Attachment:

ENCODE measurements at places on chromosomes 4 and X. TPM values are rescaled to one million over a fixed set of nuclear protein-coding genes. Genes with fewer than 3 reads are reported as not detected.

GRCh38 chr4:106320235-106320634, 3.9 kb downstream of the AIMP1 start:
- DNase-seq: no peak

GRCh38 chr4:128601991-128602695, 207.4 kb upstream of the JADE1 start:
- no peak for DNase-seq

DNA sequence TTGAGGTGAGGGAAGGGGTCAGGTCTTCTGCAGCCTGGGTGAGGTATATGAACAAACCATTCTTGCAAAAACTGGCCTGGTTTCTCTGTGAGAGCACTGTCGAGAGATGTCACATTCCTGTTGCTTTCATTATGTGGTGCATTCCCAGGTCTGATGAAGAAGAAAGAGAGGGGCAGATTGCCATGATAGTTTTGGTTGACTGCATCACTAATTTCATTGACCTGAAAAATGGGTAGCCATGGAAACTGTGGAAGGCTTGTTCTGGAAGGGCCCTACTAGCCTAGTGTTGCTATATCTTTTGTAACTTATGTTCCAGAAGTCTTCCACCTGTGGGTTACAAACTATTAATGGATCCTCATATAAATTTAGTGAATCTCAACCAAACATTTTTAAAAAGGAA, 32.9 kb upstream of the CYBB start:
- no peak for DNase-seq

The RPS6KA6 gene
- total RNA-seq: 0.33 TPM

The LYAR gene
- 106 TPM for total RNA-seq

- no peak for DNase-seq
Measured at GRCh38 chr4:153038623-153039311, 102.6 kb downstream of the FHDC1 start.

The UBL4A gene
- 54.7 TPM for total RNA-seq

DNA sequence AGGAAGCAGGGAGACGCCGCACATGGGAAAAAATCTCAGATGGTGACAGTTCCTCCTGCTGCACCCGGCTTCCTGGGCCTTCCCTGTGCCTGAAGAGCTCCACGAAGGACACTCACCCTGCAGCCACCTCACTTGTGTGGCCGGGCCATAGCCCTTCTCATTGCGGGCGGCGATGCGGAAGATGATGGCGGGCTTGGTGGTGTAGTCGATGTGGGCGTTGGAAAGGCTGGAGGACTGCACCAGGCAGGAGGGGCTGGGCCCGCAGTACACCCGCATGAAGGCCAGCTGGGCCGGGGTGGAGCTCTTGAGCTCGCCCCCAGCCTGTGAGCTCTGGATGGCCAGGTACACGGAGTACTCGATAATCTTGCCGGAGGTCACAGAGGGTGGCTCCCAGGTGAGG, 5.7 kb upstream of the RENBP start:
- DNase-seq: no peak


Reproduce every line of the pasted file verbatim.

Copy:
ENCODE measurements at places on chromosomes 4 and X. TPM values are rescaled to one million over a fixed set of nuclear protein-coding genes. Genes with fewer than 3 reads are reported as not detected.

GRCh38 chr4:106320235-106320634, 3.9 kb downstream of the AIMP1 start:
- DNase-seq: no peak

GRCh38 chr4:128601991-128602695, 207.4 kb upstream of the JADE1 start:
- no peak for DNase-seq

DNA sequence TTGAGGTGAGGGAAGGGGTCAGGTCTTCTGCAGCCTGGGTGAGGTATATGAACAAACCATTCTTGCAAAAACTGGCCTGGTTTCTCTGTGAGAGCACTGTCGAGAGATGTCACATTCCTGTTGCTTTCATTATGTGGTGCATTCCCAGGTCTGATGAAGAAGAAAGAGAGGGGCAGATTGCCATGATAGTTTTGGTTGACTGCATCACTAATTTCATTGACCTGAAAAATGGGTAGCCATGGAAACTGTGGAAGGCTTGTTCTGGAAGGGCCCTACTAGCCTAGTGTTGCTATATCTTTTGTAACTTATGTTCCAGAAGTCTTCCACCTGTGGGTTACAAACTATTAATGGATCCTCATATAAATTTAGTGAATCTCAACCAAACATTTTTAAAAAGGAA, 32.9 kb upstream of the CYBB start:
- no peak for DNase-seq

The RPS6KA6 gene
- total RNA-seq: 0.33 TPM

The LYAR gene
- 106 TPM for total RNA-seq

- no peak for DNase-seq
Measured at GRCh38 chr4:153038623-153039311, 102.6 kb downstream of the FHDC1 start.

The UBL4A gene
- 54.7 TPM for total RNA-seq

DNA sequence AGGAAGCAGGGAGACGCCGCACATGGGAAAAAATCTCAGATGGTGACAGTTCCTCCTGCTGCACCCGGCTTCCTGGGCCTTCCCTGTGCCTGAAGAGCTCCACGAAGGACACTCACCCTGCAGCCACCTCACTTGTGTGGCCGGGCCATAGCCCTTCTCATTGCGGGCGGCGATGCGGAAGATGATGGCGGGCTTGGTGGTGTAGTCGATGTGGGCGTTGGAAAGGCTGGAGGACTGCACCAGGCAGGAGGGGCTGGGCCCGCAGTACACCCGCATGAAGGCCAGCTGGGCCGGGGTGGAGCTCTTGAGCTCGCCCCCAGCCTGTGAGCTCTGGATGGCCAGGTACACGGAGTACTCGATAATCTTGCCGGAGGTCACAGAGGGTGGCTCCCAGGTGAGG, 5.7 kb upstream of the RENBP start:
- DNase-seq: no peak